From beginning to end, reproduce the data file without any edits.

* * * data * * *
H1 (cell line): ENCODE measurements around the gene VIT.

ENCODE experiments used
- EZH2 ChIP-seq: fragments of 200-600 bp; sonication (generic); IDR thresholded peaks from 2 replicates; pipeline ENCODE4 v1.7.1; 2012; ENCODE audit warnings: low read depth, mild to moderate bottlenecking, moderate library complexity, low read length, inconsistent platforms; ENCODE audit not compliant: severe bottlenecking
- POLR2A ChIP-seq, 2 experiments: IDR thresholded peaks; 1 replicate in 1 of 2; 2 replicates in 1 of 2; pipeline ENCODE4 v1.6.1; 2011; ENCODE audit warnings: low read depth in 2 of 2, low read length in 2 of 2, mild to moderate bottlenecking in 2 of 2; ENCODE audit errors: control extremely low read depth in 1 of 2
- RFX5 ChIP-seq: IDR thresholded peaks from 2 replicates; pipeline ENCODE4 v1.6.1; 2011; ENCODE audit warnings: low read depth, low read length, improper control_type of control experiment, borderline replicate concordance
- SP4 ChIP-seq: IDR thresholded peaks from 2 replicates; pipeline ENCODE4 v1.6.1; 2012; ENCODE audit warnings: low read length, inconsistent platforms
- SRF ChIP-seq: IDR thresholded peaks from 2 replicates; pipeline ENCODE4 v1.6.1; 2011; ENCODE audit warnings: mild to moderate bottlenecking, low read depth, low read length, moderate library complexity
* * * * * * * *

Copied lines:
H1 (cell line): ENCODE measurements around the gene VIT.

ENCODE experiments used
- EZH2 ChIP-seq: fragments of 200-600 bp; sonication (generic); IDR thresholded peaks from 2 replicates; pipeline ENCODE4 v1.7.1; 2012; ENCODE audit warnings: low read depth, mild to moderate bottlenecking, moderate library complexity, low read length, inconsistent platforms; ENCODE audit not compliant: severe bottlenecking
- POLR2A ChIP-seq, 2 experiments: IDR thresholded peaks; 1 replicate in 1 of 2; 2 replicates in 1 of 2; pipeline ENCODE4 v1.6.1; 2011; ENCODE audit warnings: low read depth in 2 of 2, low read length in 2 of 2, mild to moderate bottlenecking in 2 of 2; ENCODE audit errors: control extremely low read depth in 1 of 2
- RFX5 ChIP-seq: IDR thresholded peaks from 2 replicates; pipeline ENCODE4 v1.6.1; 2011; ENCODE audit warnings: low read depth, low read length, improper control_type of control experiment, borderline replicate concordance
- SP4 ChIP-seq: IDR thresholded peaks from 2 replicates; pipeline ENCODE4 v1.6.1; 2012; ENCODE audit warnings: low read length, inconsistent platforms
- SRF ChIP-seq: IDR thresholded peaks from 2 replicates; pipeline ENCODE4 v1.6.1; 2011; ENCODE audit warnings: mild to moderate bottlenecking, low read depth, low read length, moderate library complexity